Thursday, September 29, 2011

My Love-Hate Relationship with And

Two weeks ago, I began a final edit of my first manuscript. About the third paragraph in, I felt like I was reading it for the very first time--I’ve read it about seven times. Turns out I have a real problem with the word AND. I must have used it every third heartbeat while I was writing. I used it where I should simply have put a comma, period, or nothing at all.

After editing my way through the rest of it, taking out about sixty or so dozen ANDs, I am amazed how much smoother it reads. That I read it so many times without ever noticing that glaring problem was disturbing. But, it’s fixed now! As I’m working on this new book, I’ve been hyper vigilant not to let the same thing happen. I’ve learned my lesson. While I think AND is an important word, obviously needed, there are definite advantages to finding a way to write around it.

Now, I’m curious if anyone else has a problem word?

Monday, September 26, 2011

Write on Wednesday: Songbird

This is my first time doing Write on Wednesdays. I'm excited to get started!

"The Write On Wednesday Rules: Get creative with the writing exercises - there isn't a right or wrong. Please do try to visit the other members of Write On Wednesdays and leave a comment.

Write On Wednesdays Exercise 16:
Hadge says: Take a favorite (or even random play) song and write the story behind the lyrics, not something inspired by the lyric, but the flesh on the bones of the story. It gives lots of scope for interpretative writing. Use the lyrics or theme of a song for a piece of flash fiction (50 to 200 words). To clarify, write your version of the story behind the lyrics in a song"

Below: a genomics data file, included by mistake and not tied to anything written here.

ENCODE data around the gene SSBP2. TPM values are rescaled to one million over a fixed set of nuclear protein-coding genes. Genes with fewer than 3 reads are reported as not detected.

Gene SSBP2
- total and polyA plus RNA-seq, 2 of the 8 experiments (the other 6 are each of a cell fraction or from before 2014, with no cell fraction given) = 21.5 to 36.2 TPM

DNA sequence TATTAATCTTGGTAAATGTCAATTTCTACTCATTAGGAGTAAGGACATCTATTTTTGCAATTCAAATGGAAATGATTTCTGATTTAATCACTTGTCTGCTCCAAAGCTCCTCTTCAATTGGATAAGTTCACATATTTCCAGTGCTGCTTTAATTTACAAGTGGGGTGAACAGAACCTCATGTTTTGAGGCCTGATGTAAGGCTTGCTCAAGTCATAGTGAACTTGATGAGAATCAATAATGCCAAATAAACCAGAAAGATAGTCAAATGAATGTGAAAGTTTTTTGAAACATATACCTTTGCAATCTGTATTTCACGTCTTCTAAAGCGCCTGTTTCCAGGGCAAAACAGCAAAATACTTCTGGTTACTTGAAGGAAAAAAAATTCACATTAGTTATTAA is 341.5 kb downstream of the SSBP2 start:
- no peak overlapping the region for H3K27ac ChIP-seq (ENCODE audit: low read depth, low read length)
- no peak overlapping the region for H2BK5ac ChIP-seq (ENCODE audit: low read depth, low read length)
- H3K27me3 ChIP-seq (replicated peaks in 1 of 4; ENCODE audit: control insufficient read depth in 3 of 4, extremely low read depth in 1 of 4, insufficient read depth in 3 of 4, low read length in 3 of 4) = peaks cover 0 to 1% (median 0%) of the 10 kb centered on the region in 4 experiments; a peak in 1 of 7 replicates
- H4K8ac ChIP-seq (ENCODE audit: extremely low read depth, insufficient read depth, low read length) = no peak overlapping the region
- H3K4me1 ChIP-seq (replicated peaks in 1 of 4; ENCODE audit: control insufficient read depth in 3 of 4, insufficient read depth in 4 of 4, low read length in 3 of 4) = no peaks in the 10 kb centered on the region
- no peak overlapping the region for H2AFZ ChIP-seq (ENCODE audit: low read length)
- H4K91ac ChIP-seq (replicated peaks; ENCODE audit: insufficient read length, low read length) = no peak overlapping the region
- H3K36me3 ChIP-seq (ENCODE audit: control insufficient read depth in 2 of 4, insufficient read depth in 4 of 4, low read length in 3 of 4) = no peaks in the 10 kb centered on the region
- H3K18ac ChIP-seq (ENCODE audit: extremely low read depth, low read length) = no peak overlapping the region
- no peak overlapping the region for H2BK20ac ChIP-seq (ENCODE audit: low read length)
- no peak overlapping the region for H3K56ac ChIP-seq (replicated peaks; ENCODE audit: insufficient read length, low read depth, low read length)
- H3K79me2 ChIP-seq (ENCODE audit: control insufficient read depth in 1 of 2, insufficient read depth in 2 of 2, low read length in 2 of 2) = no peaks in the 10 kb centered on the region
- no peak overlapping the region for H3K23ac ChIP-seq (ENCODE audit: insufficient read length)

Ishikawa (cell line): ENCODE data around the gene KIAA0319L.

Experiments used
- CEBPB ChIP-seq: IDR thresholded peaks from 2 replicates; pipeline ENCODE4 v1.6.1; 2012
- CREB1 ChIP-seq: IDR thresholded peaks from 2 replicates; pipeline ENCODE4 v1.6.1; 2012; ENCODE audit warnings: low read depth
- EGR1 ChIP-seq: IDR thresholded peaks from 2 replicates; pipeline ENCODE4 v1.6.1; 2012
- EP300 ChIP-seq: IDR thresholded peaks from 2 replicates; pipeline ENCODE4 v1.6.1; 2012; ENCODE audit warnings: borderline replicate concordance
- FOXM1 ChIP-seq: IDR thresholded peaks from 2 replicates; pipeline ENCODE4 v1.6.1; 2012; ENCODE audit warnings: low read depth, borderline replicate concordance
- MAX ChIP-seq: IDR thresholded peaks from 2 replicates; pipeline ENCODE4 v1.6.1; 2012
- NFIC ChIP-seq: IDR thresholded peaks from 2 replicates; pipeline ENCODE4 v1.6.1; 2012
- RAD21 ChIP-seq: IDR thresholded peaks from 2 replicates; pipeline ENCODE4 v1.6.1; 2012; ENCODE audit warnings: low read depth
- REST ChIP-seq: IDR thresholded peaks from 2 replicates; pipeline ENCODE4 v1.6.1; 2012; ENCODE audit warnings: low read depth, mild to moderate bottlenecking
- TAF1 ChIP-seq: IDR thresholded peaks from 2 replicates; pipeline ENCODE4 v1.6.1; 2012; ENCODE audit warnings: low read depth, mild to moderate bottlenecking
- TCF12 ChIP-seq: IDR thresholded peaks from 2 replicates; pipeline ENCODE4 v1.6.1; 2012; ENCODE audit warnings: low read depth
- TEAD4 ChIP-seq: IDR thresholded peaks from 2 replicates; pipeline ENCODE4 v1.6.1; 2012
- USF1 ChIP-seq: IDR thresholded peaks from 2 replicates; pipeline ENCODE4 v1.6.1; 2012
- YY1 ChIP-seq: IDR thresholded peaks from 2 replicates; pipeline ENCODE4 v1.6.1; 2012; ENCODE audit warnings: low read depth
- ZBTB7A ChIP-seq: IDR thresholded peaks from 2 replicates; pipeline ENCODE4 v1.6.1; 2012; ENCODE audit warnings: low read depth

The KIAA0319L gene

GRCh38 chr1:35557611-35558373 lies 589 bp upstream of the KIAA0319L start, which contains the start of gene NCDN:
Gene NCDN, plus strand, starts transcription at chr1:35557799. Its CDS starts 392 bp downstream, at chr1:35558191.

Be sure to check out the other writers:

I chose to write about my favorite song of the moment: Grace Potter's "Medicine." Listen here:

He stopped talking when she walked in the door. He sat up straighter, forgot I was sitting across from him, and sat down his beer. As she sashayed through the crowd, men everywhere seemed to zero in on the silky hair, shapely hips and crimson lips. They stared, drooled, panted. She was a walking illusion. Sex in heels.

I knew the moment it happened. Her eyes met my husband’s as she glided her way past the other hungry men, focused only on him. Whispering silky words she took his hand, seducing him to the dance floor. Without a backward glance in my direction, he went willingly after his new drug of choice.

She may be what he thinks he wants, but I am not a woman to sit back watching what I love taken from me. Head held high, I sauntered over to where they danced. She saw me coming, eyes locking with mine in challenge. But, I had the one thing she didn’t: His heart. Reaching them I focused on my husband, took his chin, forcing my stupid man to look me in the eye. All it took was one look to remind him that she was fleeting, but I was forever.

I took back what was mine, threw her out of the bar, and put on those heels myself.

Friday, September 23, 2011

No Sycophants Allowed!

When I began the process of finding an agent I purchased a book called Putting Your Passion into Print, by Arielle Eckstut and David Henry Sterry. I would recommend this book to anyone looking to be published. It is as entertaining as it is educational.